It’s normal to feel stressed, anxious or depressed during a public health crisis. Here are some tips for maintaining your mental health and emotional well-being throughout the coronavirus pandemic.
In a matter of weeks, COVID-19 has significantly changed the lives and daily habits of billions of people around the world. We find ourselves looking for ways to cope with the stress, anxiety, boredom or depression that coincide with social distancing and sheltering in place.
Just because we are staying home doesn’t mean we need to depend on Netflix alone for comfort and entertainment. Many of the things we do out in the world can still be done from the comfort of home using the devices we already depend on day-to-day.
With most of us feeling the impact of COVID-19 in our work schedules and daily routines, it is so important to take care of ourselves during these uncertain times. Here are a few simple tips on staying centered (and sane) throughout the coronavirus chaos.
Try mindful meditation
Mindful meditation involves using breathing or other techniques to bring deliberate (but nonjudgmental) attention to the thoughts, emotions and bodily sensations of the present moment. With regular practice, people become more aware of the human tendency to quickly judge our everyday experiences and respond with negative, unhelpful patterns of thinking. Combining awareness with acceptance of experiences provides a wider, calmer perspective on stressful situations and helps squash negative emotions before they can take hold.
Do relaxing exercises
Gentle exercises such as yoga and tai chi emphasize strength, flexibility and body awareness — all of which make for healthier posture and balance, while simultaneously improving sleep and reducing stress and anxiety. In a study conducted by the Yoga Biomedical Trust in London, 94 percent of participants saw a reduction in anxiety after performing yoga each morning, and 82 percent said it helped with their insomnia.
Volunteer from home
Helping others in need can be one of the most rewarding ways to reduce stress. Points of Light, the world’s largest organization dedicated to volunteer service, has launched a series of opportunities for people to volunteer without leaving their homes. Examples include connecting with isolated seniors through shared interests such as music and art, and a crisis text line that offers text-based counseling to help combat coronavirus-related stress.
Give social gaming a spin
Even if you aren’t a “gamer” or caught up on the latest online gaming trends like Animal Crossing, Fortnite or Pokemon Go, there are tons of traditional board games like Scrabble and poker you can play online, along with world-creating adventure games and drawing games similar to Pictionary. With many of these games, you can either play solo, with friends and family, or pair up with strangers.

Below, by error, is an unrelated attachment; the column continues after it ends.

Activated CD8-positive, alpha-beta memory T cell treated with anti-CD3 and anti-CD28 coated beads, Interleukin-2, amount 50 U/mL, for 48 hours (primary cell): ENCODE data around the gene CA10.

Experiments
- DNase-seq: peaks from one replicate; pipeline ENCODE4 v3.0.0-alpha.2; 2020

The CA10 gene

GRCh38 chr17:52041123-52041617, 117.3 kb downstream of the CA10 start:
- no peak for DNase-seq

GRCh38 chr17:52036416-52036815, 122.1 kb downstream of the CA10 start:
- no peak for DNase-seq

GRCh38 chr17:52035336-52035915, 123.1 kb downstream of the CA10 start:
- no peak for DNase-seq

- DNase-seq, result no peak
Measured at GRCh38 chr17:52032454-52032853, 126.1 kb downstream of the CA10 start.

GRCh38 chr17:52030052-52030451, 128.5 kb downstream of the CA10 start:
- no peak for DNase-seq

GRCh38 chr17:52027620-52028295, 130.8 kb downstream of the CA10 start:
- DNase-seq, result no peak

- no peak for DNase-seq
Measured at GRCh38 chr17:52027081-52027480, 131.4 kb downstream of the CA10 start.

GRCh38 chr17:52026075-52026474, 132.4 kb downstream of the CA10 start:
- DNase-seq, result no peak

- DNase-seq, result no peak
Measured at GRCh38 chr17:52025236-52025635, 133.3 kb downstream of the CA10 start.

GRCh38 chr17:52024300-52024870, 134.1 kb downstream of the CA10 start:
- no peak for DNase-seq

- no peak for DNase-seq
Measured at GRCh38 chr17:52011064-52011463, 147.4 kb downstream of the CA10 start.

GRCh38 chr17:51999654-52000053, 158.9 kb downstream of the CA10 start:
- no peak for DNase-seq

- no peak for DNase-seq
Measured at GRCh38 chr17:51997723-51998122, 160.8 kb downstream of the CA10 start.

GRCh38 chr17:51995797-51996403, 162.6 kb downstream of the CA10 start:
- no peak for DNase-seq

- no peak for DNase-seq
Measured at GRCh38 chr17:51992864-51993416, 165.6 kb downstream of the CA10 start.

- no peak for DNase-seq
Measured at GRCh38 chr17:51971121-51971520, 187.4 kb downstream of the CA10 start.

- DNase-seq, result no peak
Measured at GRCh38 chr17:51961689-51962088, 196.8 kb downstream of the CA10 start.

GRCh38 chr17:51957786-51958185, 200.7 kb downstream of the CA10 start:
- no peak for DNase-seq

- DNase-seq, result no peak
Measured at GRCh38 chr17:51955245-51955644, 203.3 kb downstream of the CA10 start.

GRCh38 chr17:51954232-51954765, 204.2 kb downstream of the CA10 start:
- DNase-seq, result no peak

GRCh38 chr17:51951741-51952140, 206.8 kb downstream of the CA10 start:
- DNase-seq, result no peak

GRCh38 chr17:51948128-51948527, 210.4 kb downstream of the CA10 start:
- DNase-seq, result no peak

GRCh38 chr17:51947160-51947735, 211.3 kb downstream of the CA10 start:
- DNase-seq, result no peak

Join Team Grant
Team Grant is free online fitness network created by the Brian Grant Foundation to unite people with Parkinson’s and their supporters from around the world through exercise. Our easy-to-use online tool allows people with Parkinson’s disease and their supporters to set fitness goals, track their exercise activities and earn badges for working out. You can also integrate your Team Grant fitness activity with a Fitbit wearable device. Visit team-grant.briangrant.org to sign up!
Seek help if you need it
The Disaster Distress Helpline is a toll-free, multilingual, 24/7, 365-day-a-year, national hotline that provides immediate crisis counseling for people in the U.S. and its territories who are experiencing emotional distress related to traumatic events and incidents of community unrest including infectious disease outbreaks. Call 1.800.985.5990 or text TalkWithUs to 66746 to connect with a trained crisis counselor.
It’s perfectly normal to feel anxious or depressed during these trying times, especially since we are limited on what we can do, where we can go and who we can see. It helps to remember that just because we are staying at home right now doesn’t mean we can’t stay connected and stay active during the coronavirus pandemic.
Instead of focusing on what we don’t have – toilet paper, for instance, what gives?! – maybe we should also take this time to focus on self-care and gratitude for everything we do have. Having the rare opportunity to slow down, breathe and look inward might just be a small silver lining to this public health crisis.